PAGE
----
The performance: A poetic world-making public
“When it comes to speaking to the people who can actually make a change, I don’t think they really listen when you have a speech. Whereas I feel like the theatre performance that we did, it gets at a different part of the brain and it forces a different reaction out of you that is harder to ignore. You become more engaged in what you’re listening to and it felt very powerful.”
— Performer-advocate, All of us together.
There is a magic to art. Art touches our hearts as well as our minds. It stirs us in a way that information alone does not. Admittedly, as performance-based researchers and artists, we’re biased. Still, we suspect that few people haven’t experienced being moved by a performance or some form of art.
Theatre’s particular version of art-magic is often inseparable from its spectacular presentation — lights, costumes, sets — and the virtuosity of the actors. But at TSDC performances there is no spectacular lighting. The Sets & Props have a do-it-yourself aesthetic and are mostly constructed out of everyday materials like cardboard and paper-mâché. To the extent that there are costumes, what hasn’t come from the performers’ closets has been gleaned from friends’ closets or second-hand shops. The performers are not experienced actors. They are community and self-advocates who within an incredibly short 12 to 15 week time-frame have not only generated the play’s content, they have also undergone a crash course in performance basics. And yet, (and again, we’re biased) at each presentation of TSDC’s four plays — Choose Your Destination, When My Home is Your Business, We Need to Talk!, and All Of Us Together — magic was afoot.
So, where does the magic of TSDC performances come from? First and foremost, it comes from the performers. It comes from the collective story they’ve crafted that is grounded in the knowledge they carry from their lived experiences, their visions of what a better City would look like for people who have experiences similar to theirs, and the tensions between what is and the yet-to-become. It comes from their courage to speak, to take risks, and to share their knowledge, desires, and visions. It comes from the fact that they are not simply actors playing a part. Though it’s true (and important!) that they are performing fictionalized characters, it is equally true (and equally important!) that they are the authors of the collective story they are presenting, and that the story reflects aspects of their lives and the lives of people with experiences similar to them.
Theatre’s art-magic is also in the face-to-face encounter that takes place between performers and the audience, as well as among audience members. Unlike viewing visual art or a movie, watching a play puts audiences face-to-face with those who are presenting the work, as well as with others attending the performance. In this way, the magic of TSDC plays are also in the way they invite audiences to be part of a public who, together with the performer-advocates, are engaged in the task of what philosopher Michael Warner calls “poetic world-making” — a way of thinking and talking about our shared futures that integrates imagination into conversations about pragmatic policy considerations.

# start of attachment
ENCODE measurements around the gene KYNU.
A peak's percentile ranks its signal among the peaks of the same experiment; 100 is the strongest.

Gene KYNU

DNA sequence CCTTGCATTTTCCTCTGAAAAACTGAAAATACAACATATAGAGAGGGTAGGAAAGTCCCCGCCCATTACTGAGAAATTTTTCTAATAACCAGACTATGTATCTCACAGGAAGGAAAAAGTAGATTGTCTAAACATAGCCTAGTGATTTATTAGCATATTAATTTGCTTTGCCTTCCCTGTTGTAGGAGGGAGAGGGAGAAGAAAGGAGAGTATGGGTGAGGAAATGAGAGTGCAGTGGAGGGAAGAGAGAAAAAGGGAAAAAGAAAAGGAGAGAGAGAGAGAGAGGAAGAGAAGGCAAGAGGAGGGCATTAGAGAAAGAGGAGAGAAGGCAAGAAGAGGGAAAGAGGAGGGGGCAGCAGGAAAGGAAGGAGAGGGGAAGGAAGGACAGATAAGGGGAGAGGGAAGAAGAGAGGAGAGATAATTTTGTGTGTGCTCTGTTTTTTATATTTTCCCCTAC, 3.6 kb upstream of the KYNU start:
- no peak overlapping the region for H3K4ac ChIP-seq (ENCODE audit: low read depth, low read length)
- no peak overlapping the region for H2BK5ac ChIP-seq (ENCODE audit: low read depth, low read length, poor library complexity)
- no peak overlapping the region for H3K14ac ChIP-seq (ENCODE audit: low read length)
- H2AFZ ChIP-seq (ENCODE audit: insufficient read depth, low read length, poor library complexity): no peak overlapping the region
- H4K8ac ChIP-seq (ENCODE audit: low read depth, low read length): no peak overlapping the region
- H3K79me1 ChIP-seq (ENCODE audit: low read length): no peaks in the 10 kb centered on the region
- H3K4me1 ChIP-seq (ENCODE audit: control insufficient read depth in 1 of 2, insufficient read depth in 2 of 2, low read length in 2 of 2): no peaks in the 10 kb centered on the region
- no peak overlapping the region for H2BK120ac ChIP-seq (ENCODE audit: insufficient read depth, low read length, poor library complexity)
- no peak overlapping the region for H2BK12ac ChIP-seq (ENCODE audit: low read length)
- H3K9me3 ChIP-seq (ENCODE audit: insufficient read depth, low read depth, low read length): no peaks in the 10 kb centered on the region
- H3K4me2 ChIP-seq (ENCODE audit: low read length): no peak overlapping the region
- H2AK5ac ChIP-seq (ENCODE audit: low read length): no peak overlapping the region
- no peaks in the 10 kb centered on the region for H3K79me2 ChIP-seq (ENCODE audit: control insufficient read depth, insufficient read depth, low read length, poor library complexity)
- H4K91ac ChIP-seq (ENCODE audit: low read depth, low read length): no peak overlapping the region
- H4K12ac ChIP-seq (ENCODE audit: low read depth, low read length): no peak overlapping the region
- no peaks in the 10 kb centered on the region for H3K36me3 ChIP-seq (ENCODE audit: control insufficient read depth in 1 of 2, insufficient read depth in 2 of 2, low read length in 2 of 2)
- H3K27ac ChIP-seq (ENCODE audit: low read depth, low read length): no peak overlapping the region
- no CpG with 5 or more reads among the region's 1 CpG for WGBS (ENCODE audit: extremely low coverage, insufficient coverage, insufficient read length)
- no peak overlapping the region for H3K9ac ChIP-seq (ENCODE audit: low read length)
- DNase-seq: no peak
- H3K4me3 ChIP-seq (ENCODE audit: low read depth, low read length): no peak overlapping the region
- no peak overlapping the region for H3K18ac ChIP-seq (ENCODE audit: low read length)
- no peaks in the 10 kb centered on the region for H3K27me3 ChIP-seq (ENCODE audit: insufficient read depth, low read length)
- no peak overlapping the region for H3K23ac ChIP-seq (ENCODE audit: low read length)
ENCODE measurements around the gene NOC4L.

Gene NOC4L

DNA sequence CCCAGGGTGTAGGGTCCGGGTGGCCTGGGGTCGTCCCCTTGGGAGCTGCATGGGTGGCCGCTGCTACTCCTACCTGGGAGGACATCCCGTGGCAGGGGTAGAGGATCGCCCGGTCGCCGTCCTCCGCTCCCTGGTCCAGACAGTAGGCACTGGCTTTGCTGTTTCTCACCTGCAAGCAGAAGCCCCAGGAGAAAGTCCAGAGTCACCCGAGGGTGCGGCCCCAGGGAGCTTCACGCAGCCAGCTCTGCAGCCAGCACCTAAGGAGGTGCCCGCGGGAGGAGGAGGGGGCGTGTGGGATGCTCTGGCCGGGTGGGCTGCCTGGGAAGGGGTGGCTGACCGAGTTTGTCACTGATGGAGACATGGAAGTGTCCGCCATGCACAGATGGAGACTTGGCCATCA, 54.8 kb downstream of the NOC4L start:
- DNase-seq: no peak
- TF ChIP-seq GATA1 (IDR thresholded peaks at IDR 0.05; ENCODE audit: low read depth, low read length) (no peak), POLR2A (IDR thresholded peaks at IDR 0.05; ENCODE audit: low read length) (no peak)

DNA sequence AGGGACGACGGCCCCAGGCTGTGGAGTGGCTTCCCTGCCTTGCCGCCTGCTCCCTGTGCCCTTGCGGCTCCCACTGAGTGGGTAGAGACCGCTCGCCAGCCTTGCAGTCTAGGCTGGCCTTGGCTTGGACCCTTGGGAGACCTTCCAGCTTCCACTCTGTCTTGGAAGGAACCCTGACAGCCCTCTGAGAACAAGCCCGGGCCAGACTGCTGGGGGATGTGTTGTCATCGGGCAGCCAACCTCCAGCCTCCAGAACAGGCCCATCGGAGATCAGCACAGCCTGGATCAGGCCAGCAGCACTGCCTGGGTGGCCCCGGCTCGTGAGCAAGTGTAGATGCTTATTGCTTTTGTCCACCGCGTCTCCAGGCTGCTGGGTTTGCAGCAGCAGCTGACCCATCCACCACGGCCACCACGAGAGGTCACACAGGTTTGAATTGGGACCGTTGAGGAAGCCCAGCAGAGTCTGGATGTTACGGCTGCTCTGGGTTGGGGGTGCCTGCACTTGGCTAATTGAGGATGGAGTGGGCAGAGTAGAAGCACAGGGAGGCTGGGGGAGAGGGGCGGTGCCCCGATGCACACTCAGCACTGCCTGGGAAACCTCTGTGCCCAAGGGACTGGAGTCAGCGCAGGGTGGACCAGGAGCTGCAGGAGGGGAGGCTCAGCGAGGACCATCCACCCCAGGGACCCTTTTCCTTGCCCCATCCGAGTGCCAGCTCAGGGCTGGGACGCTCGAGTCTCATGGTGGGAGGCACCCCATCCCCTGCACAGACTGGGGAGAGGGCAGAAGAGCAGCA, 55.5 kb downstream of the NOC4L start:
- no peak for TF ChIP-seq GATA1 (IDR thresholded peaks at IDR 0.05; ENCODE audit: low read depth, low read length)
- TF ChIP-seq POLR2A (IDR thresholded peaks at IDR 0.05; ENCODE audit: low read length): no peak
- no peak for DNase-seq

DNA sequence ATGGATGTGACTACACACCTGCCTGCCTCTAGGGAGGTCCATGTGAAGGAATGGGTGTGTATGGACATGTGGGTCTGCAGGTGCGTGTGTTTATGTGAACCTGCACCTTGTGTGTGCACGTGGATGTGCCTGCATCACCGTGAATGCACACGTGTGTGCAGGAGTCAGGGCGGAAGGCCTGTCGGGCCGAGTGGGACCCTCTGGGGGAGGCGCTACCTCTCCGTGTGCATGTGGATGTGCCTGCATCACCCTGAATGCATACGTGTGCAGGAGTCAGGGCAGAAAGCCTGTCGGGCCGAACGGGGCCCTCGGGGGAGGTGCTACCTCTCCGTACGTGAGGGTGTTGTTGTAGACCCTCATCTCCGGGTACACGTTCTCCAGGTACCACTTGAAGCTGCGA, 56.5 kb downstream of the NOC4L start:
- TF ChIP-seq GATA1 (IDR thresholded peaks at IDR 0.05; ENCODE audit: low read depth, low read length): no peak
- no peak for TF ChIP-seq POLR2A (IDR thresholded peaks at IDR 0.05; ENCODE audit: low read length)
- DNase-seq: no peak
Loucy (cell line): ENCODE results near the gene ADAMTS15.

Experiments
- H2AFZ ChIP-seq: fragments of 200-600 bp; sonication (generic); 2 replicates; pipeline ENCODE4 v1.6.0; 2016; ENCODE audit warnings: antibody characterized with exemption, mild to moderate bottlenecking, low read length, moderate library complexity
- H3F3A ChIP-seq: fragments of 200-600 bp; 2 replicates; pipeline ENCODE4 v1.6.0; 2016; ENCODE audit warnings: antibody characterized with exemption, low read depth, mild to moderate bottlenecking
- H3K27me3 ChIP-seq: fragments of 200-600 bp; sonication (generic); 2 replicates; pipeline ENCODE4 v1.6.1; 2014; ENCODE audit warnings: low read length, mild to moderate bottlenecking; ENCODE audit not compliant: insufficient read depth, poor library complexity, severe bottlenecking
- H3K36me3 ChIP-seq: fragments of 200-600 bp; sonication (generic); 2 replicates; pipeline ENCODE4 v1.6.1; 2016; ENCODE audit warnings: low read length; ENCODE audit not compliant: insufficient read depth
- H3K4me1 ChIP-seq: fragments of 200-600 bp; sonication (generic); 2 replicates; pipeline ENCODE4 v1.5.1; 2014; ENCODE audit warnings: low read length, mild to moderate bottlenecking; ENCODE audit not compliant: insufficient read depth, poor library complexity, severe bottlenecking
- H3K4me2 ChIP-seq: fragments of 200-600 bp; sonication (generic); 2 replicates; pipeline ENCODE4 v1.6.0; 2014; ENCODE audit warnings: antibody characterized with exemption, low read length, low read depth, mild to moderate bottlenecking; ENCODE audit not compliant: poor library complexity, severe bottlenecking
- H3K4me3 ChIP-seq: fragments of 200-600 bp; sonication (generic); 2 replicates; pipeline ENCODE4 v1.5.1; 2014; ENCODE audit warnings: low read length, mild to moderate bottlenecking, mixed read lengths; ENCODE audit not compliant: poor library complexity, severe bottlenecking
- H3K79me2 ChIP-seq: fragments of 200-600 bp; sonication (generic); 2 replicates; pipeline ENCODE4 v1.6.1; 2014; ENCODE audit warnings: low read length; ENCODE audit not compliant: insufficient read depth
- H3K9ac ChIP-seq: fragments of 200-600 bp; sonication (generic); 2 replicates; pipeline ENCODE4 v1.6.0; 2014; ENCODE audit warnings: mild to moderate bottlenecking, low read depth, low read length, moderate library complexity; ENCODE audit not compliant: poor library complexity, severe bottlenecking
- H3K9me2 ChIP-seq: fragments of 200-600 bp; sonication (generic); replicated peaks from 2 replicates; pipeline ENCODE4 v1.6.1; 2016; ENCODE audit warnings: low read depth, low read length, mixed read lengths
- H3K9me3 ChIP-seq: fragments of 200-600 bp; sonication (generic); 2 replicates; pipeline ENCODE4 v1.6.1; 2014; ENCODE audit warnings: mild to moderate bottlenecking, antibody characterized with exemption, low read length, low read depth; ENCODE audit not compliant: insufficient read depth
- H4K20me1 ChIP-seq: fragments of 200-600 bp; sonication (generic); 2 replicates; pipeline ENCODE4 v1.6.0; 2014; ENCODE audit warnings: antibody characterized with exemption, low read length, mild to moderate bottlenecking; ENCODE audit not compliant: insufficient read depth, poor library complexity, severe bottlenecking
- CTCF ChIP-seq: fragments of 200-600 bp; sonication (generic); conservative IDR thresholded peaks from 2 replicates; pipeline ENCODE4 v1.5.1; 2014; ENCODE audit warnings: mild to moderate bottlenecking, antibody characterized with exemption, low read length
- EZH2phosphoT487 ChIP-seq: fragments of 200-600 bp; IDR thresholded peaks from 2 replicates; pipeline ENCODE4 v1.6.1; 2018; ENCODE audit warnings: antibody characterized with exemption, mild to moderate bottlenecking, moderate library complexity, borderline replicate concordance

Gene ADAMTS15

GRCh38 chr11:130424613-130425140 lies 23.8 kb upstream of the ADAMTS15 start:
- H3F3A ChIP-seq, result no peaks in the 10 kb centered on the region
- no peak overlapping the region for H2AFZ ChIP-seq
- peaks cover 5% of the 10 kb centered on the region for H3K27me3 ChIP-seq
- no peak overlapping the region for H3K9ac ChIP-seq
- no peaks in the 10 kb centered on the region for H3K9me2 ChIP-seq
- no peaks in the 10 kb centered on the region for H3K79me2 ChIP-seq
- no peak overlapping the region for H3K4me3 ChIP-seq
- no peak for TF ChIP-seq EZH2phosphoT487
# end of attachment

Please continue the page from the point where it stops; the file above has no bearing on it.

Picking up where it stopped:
In many ways, the absence of theatrical bells and whistles enhances the shared sense of publicness. The performers real-life attire, the familiarity of the locations the plays take place in, the accessibility of the materials used in the sets, the absence of special effects, stage, and dramatic lighting, all work together to remind the audience, that though they may occupy radically different positions from the performer-advocates, they are co-residents in the public — the City — of the play.
“I wish this [play] could be a snapshot into a meeting, at the beginning, before we even begin to discuss programs.”— Audience member, When My Home is Your Business, National Conference to End Homelessness in Hamilton, Ontario. Similarly, the dual role that performer-advocates play, as ‘actors’ in the play, and as real-life ‘actors’ who live with and address the issues the play brings attention to, amplifies the attitude of accountability that can be cultivated through face-to-face encounters. Audiences are not witnessing professional actors perform a role. They are watching co-residents of their City perform a story they created that sheds light on some of the values, inequities, and challenges of that City.
Many of TSDC’s audience members work in social service sectors or institutional settings in which they are confronted with aspects of the issues addressed in the play on a daily basis. The play offers them an opportunity to view this world, not so much through the lens of their social service or institutional setting, but through the poetic lens of the play. Using the poetic language of their fictional, collective, future-oriented story, performer-advocates propose not only a policy or an action: they invite the audience to see the world in the way they see it.
- Warner, Michael. “Publics and Counterpublics,” Public Culture 14(1): 422. ↵